–   This form asks for certain information about immigration
        status and tax treaty claims. Therefore, if a nonresident
        alien has no income in the US but is still within the
        “exempt individual” period, he or she must file the Form
        8843.
WHAT IS “NON-RESIDENT” ALIEN?
•   Warning – Two primary US government agencies us the
    terms “Non-resident” and “Resident Alien,” but define
    them differently. This can lead to confusion.
    1.   US Immigration (USCIS) defines a nonresident alien as
         someone in the US who is not a US citizen or US
         permanent resident, who has a residence abroad he or
         she does not intend to abandon.
    2.   IRS – Residents are all US citizens, lawful permanent
         residents and non resident aliens for immigration
         purposes who have met the Substantial Presence Test.
         Nonresident aliens are all others, regardless of
         immigration status
DETERMINING TAX RESIDENCY

•   Substantial Presence Test – one must be
    present in the US for a total of 183 days,
    counted over a period of three years.
•   Those in “F” do not count days during the time
    they are “exempt individuals.” “F” students and
    their dependents are “exempt individuals” for a
    period of five years throughout their lifetime
    (going back as far as January 1, 1985).
“EXEMPT INDIVIDUALS”

•   Remember “exempt individuals” means exempt
    from counting days of physical presence toward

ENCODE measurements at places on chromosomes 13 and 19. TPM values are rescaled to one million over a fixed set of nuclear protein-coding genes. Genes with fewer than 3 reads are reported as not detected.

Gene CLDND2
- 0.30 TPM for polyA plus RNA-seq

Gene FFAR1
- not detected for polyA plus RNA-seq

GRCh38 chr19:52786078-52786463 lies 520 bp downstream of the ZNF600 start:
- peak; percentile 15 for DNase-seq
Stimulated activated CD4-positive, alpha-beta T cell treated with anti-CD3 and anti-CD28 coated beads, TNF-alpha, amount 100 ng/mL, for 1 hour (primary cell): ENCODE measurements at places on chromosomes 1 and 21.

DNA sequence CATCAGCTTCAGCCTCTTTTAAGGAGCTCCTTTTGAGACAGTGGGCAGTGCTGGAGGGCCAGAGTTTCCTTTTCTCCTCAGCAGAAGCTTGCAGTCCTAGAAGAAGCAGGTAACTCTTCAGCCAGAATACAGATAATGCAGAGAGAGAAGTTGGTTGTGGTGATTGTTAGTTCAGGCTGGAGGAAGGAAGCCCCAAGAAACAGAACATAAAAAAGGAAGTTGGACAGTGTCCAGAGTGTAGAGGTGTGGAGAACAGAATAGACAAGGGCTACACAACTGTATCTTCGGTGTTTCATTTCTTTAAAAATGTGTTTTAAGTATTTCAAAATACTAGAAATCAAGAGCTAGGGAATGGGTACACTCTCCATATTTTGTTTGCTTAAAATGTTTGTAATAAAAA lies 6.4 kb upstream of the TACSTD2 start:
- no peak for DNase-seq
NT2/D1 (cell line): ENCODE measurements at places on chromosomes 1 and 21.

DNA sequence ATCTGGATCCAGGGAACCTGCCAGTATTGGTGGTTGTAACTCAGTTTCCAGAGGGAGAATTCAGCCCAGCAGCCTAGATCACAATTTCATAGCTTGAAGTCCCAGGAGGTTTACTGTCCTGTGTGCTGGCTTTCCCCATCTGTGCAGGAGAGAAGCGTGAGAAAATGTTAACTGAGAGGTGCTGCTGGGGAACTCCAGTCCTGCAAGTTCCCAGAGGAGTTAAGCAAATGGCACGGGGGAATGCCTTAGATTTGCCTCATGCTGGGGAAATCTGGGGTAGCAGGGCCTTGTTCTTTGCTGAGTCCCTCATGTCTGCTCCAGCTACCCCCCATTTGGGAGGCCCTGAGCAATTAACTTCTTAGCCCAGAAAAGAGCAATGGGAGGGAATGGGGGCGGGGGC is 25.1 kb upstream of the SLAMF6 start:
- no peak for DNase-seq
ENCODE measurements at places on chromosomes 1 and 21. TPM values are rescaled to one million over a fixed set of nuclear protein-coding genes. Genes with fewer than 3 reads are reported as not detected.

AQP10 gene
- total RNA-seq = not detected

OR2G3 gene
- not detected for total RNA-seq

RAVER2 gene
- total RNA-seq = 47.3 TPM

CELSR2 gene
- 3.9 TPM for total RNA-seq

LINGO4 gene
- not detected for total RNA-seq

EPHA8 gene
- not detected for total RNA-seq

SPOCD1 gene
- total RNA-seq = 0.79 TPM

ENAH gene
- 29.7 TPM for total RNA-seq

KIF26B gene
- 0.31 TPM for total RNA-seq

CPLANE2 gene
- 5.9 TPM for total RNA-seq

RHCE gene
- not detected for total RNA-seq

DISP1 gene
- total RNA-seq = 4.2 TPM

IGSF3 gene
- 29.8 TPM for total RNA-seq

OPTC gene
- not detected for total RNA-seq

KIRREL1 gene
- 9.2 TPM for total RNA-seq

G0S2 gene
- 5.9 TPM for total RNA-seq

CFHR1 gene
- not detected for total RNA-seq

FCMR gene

the substantial presence test, not exempt from
    paying taxes.
•   During the time individuals are exempt, they
    cannot pass the 183 day SPT and will remain
    nonresidents for tax purposes even though they
    are present in the US for more than 183 days.
FORM 8843
FORM 8843 CONT.
WHAT IF YOU DO NOT EARN AN INCOME?

    You do not have to pay taxes, but you must
     send a form 8843 to the IRS.
FORM W-2 AND FORM 1042-S

 You could have one or more from different
  employers.
 The form was prepared by your employer and
  mailed to you.
 You do not write anything on this form.

 You use this form as a reference when you
  prepare your income tax return.
 You use this form as a reference when you
  prepare your income tax return.
                                  FORM W-2

                    16-6000000               6000.00   540.00


 State University
 345 University St
 Collegetown, NY 00000

                    010-00-0101


 Joy Kim
 123 University Lane
 CollegeTown, NY 00000




NY 16-6000000            6000.00    240.00
              Form 1042 – S
Normally used to report income covered by a tax treaty
FORM 1040NR-EZ OR 1040NR

                 New for 2006

You do not need to file a form 1040-NR if:
1. You have only taxable U.S. Source Wages that
   were less than $3,300; and
2. You have no other need to file to claim a
   refund of over-withheld taxes.
TAX TREATIES

 Many countries have Tax Treaties with the U.S
  that allow their residents to earn some money
  while temporarily in the U.S. without being
  subject to income tax on those earnings.
 Tax treaties may effect who can be claimed
  (dependents and spouses).
 Examples are South Korea, India and Canada

 See IRS Publication 901 for details.
WHERE DO I FILE


                New for 2006:

Internal Revenue Service
Austin, Texas 73301-0215, U.S.A
HOW LONG DO I HAVE TO KEEP MY
RECORDS?


    Officially, seven (7) years.
WHERE CAN I GET HELP
   VITA on Campus beginning in March
   Internal Revenue Service http://www.irs.gov
   IRS International Customer Service:
    (215) 516-2000
 IRS Toll Free Number – 1-800-829-1040
 US Tax Guide for Aliens
  http://www.irs.gov/pub/irs-pfd/p519.pdf
 US Tax Treaties http://www.irs.gov/pub/irs-
  pfd/p901.pfd
THANK YOU FOR COMING!

				
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Description: 1985 Income Tax Return Form document sample